Although the '899 patent may simulate portions of a supply chain, the specificity by which the supply chain is presented prevents meaningful examination of a supply chain in certain low level aspects. For example, the links connect distribution resources and represent the totality of flow between the resources; the links do not, however, correlate to any particular means of transport. Although modeling the totality of logistics flow can have advantages, it lacks the capacity to model specific effects related to transport pathways, such as roads, rails, or waterways. It is highly advantageous in modeling logistics transport to include linkages between distribution centers that are specific and subject to their own inherent data, rather than used merely as a connection means between two entities comprising the data of the model.
Therefore, there is a need for a system that can more accurately model a freight transport and logistics system, including the port system, and the hinterland locations; record and store performance information for important logistics entities and the pathways leading to them; calculate performance information for the logistics chains and subchains; identify where the logistics system performs poorly in comparison with international standards; calculate the cost and time impacts of inefficiencies; help a user identify interventions that could mitigate constraints and reduce costs; calculate the impact on cost, time, and reliability of selected interventions; and assess cost and benefits (financial and economic feasibility) of investments needed to improve a freight transport logistics system.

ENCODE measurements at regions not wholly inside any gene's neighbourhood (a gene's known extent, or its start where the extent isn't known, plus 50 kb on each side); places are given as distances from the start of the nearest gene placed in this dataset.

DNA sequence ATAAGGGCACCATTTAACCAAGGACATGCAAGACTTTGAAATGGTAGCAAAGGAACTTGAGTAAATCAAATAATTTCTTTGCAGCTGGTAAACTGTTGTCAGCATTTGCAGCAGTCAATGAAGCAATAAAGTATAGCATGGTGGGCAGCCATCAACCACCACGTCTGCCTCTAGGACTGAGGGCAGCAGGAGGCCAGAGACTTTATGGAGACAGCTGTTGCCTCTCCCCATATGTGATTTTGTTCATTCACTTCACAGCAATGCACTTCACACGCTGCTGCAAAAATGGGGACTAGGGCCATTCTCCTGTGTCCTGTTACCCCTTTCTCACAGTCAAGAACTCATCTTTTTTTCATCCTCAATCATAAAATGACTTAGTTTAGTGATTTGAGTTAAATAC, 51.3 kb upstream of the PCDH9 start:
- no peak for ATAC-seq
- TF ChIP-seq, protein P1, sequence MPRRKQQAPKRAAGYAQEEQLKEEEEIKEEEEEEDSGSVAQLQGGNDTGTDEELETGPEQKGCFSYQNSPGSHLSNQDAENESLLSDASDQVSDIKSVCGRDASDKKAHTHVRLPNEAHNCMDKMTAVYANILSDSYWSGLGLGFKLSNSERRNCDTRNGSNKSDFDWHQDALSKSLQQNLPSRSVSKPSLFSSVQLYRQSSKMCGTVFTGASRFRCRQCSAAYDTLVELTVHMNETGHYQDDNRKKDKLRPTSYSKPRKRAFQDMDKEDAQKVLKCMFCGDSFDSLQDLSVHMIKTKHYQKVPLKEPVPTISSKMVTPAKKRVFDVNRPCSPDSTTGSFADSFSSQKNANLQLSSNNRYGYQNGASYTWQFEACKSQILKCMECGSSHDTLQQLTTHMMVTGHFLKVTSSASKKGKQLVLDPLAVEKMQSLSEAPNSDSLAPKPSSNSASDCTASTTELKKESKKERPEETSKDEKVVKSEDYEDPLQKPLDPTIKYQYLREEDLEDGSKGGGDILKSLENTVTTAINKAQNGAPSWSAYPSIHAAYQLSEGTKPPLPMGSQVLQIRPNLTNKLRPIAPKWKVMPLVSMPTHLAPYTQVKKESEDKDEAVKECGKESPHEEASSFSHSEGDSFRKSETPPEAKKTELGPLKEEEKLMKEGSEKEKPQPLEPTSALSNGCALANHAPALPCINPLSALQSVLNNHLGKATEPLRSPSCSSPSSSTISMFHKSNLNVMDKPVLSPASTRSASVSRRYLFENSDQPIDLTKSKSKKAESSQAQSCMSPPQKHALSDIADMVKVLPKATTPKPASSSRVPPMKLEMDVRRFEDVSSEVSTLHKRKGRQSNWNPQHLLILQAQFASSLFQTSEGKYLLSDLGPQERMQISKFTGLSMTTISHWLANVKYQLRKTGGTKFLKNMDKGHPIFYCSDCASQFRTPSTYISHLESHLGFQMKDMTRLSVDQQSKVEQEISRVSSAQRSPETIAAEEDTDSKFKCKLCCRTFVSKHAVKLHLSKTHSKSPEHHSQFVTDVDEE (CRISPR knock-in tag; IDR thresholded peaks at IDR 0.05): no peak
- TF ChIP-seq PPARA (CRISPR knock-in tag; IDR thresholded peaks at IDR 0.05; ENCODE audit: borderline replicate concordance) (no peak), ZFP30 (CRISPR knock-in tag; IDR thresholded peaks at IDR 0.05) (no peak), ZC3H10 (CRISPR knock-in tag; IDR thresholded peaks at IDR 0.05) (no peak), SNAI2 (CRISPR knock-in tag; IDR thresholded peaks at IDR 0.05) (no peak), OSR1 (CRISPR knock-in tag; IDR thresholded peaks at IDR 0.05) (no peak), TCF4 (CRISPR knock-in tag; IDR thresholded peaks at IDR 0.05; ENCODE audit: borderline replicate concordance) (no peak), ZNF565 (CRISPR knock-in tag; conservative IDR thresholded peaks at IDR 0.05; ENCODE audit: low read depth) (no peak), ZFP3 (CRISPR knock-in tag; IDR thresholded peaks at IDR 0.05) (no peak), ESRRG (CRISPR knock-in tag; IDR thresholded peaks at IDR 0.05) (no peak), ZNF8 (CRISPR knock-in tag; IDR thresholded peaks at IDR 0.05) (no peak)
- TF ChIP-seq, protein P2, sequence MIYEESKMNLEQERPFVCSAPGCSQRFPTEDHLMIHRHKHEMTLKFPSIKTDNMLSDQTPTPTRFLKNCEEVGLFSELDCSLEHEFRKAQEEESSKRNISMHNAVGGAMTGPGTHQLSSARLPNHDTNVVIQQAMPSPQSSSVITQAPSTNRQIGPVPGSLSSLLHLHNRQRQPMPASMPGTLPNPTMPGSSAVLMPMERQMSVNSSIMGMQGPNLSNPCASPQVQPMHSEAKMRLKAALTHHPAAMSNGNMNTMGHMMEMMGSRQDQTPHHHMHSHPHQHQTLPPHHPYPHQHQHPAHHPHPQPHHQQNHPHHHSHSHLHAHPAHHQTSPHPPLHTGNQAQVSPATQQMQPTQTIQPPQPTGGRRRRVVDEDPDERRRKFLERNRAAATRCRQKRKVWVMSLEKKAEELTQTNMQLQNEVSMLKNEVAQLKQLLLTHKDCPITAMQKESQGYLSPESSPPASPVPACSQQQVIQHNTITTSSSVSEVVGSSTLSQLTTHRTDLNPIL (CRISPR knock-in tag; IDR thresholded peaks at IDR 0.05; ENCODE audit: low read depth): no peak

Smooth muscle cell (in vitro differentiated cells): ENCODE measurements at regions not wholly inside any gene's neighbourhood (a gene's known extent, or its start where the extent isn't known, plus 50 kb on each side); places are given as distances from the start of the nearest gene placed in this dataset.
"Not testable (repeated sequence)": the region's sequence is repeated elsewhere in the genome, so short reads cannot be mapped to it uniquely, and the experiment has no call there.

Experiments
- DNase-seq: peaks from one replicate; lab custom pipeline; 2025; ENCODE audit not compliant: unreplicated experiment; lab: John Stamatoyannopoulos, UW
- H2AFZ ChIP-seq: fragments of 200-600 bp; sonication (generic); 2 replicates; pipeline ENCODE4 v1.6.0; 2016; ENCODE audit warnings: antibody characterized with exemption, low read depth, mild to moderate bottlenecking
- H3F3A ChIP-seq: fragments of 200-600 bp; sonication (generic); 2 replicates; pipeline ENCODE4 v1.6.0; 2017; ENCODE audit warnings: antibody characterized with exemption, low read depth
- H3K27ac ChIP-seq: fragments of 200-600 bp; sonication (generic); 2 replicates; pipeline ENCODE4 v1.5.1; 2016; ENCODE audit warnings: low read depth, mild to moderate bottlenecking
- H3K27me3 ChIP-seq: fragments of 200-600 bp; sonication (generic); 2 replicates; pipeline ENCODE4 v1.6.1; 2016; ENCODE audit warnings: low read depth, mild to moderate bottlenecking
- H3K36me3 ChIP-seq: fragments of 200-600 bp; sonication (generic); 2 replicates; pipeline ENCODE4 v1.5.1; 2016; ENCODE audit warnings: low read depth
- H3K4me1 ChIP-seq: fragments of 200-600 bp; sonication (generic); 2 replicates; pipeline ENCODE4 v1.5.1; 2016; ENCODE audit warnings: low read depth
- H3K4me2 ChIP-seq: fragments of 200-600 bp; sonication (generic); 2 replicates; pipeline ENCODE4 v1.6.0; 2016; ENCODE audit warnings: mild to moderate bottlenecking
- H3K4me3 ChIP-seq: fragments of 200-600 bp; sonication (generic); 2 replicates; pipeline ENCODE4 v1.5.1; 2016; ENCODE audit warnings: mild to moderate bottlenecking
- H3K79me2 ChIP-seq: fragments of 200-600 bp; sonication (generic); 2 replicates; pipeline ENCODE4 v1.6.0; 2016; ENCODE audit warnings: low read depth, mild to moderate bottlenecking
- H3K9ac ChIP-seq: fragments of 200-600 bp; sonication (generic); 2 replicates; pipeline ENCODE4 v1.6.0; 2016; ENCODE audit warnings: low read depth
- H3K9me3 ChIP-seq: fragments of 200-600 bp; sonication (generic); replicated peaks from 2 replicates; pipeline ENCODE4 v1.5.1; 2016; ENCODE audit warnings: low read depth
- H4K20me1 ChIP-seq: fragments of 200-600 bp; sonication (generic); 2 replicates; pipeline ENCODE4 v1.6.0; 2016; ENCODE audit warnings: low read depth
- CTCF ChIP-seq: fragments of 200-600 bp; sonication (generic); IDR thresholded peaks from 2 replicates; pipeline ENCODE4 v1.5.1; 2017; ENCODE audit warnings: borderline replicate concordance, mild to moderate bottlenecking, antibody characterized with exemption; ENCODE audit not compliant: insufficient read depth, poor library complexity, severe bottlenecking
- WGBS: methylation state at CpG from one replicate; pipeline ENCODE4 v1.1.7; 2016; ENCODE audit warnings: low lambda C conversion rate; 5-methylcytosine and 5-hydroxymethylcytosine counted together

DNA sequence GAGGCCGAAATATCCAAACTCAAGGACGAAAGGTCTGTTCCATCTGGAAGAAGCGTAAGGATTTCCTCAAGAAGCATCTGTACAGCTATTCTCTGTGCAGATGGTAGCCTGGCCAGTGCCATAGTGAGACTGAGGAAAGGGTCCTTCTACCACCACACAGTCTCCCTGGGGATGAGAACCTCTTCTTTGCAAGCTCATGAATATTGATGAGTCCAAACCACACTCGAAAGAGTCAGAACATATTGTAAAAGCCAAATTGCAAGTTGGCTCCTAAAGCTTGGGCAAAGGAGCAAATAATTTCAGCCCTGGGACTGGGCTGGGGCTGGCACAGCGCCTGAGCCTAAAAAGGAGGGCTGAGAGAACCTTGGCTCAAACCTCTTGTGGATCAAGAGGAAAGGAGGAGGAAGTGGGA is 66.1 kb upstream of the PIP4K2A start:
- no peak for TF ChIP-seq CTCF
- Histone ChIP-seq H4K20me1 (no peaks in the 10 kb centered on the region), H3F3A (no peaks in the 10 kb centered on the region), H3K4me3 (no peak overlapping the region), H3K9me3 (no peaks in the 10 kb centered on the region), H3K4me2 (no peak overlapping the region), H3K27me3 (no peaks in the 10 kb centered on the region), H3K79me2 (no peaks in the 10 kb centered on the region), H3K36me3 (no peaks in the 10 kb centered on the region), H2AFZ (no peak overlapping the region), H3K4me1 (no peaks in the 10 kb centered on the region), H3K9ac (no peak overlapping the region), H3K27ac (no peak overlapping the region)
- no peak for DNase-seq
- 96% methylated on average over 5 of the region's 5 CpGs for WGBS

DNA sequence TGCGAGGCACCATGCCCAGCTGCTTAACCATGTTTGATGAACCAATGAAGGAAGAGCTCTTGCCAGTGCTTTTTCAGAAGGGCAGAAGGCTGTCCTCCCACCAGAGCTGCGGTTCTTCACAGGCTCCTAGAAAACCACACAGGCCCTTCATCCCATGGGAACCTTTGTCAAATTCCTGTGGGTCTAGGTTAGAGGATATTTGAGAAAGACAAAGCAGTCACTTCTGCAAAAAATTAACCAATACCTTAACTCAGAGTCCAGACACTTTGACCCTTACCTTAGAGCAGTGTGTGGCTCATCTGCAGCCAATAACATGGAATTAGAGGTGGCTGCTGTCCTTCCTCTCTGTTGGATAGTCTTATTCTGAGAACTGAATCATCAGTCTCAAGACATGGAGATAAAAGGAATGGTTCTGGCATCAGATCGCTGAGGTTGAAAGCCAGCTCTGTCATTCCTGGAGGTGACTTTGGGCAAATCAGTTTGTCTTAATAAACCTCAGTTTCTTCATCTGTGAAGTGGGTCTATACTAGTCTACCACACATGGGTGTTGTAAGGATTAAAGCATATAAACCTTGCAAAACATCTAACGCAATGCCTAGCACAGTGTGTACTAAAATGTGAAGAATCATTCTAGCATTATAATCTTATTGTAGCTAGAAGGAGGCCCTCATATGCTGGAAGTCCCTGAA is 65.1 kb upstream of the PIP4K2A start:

The present invention is directed to a freight transport logistics performance modeling software embodied in a system and a process for implementing the software. The software interface allows an interactive, visual, user-defined freight transport logistics performance model to be created at the instructions of the user. The present invention is directed to the measurement and analysis of freight transport chains and subchains capable of being measured in terms of a recognizable unit of shipping (termed “freight” hereafter).
A preferred step in the process of the present invention includes establishing a freight logistics chain by logistically initializing both a seaport node and a hinterland node on a canvas. The freight logistics chain may then be subdivided on the canvas into one or more freight logistics subchains with at least one logistically initialized transport transition node. A preferred means for subdividing the freight logistics chain into freight logistics subchains includes the step of displaying a toolbar with a propagating transport transition node from which the user may select the transport transition node and displaying a propagating transportation link from which the user may select a transportation link. The nodes are graphically linked on the canvas with a logistically initialized transportation link. A freight transport performance value is calculated based on the logistical initializations between at least two of the nodes.